This week, we revisit Wellesley Investment Advisors. You may recall that Wellesley has been very successful by investing in convertible bonds, but only certain types of convertible bonds. Wellesley invests primarily in convertible bonds that have "put" options which allow them to exit positions prior to maturity. This gives Wellesley a big advantage as you will read in today's E-Letter. I happen to believe that most sophisticated investors should have an allocation to convertible bonds in their portfolios, and I also believe that Wellesley Investment Advisors is the place to be. With a 16-year track record and average annual returns of almost 10%(net of all fees and expenses), I believe most investors reading this should take a serious look at Wellesley right away. (Past performance is not necessarily indicative of future results.) I feel that the Wellesley Limited Risk Investing program could be an excellent choice during the current uncertain market environment, especially given Wellesley's opinion that convertible bonds may be a hot place to be in 2012. I think you owe it to yourself to at least check out this program to see if it can complement your other allocations. My recommendation to you today is that you take a serious look at Wellesley right away so that you can get your account opened before the end of the year. That way, you will have the benefit of professionally managed convertible bonds in your portfolio to start the New Year. Don't procrastinate, call today 800-348-3601.

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  • Retirement Income With Limited Risk

    IN THIS ISSUE:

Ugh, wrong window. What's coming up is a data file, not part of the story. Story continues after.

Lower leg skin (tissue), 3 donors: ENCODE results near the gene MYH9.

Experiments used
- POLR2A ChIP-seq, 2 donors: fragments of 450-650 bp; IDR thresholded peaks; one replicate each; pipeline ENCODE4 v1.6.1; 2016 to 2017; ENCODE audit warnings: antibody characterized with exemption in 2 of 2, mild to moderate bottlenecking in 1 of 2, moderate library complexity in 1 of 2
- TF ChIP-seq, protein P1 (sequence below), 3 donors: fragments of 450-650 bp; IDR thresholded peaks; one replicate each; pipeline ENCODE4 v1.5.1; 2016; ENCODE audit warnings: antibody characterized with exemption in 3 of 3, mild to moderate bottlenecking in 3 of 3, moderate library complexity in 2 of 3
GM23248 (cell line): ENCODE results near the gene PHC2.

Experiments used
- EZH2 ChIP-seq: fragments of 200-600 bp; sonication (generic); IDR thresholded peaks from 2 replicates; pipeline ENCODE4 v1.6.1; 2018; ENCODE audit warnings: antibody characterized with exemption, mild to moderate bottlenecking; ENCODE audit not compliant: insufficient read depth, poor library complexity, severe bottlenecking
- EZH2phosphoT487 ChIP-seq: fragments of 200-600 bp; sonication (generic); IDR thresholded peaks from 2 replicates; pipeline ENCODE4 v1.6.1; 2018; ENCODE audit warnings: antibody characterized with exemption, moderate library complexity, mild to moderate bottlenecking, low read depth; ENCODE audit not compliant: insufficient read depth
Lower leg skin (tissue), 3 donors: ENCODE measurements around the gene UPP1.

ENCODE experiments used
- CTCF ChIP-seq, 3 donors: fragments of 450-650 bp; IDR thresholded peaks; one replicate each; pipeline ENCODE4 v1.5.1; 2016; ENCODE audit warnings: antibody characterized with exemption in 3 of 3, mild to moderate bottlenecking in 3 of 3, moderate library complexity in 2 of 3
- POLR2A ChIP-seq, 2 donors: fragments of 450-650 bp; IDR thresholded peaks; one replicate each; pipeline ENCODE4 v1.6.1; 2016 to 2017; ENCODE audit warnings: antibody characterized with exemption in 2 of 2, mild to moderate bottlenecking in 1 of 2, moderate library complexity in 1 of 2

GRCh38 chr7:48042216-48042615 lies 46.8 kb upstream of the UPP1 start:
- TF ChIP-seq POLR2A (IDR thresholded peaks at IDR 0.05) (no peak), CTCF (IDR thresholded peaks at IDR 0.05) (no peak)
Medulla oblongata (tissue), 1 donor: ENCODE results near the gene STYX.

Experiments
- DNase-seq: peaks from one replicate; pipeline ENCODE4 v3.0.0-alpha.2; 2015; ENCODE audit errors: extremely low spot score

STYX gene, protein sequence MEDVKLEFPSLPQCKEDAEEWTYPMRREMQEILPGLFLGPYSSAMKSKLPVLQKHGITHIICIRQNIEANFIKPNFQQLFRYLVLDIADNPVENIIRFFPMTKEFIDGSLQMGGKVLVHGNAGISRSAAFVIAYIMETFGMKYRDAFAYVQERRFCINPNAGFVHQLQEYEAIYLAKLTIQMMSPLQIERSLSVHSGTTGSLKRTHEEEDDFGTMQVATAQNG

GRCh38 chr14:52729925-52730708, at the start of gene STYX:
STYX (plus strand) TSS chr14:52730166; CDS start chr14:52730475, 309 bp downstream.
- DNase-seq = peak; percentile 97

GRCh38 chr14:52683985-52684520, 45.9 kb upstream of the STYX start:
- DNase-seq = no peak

1.   The Retirement Income Dilemma

    2.   Convertible Bonds as an Income Option

    3.   Revisiting the Advantages of Convertible Bonds

    4.   The Wellesley Advantage – A New Webinar

    5.   Another Chance to Hear Greg Miller, CPA

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  • Treasury Bonds - The Next "Lost Decade?"

    Much has been written about the 'lost decade' in stocks, a 10-year period (2000-2009) in which the major stock indexes produced a negative return. This dismal performance may be one of the reasons that retail investors are flocking into bond mutual funds, according to data from the Investment Company Institute.

    However, there are some analysts who are predicting that the next 'lost decade' may be in bonds, and especially long-term Treasury bonds which are usually more susceptible to interest rate movements. With interest rates at all-time lows, it would seem that yields have nowhere to go but up - pushing bond prices down. The bottom line is that retail mutual fund investors may be setting themselves up for another extended period of low, or even negative annualized performance.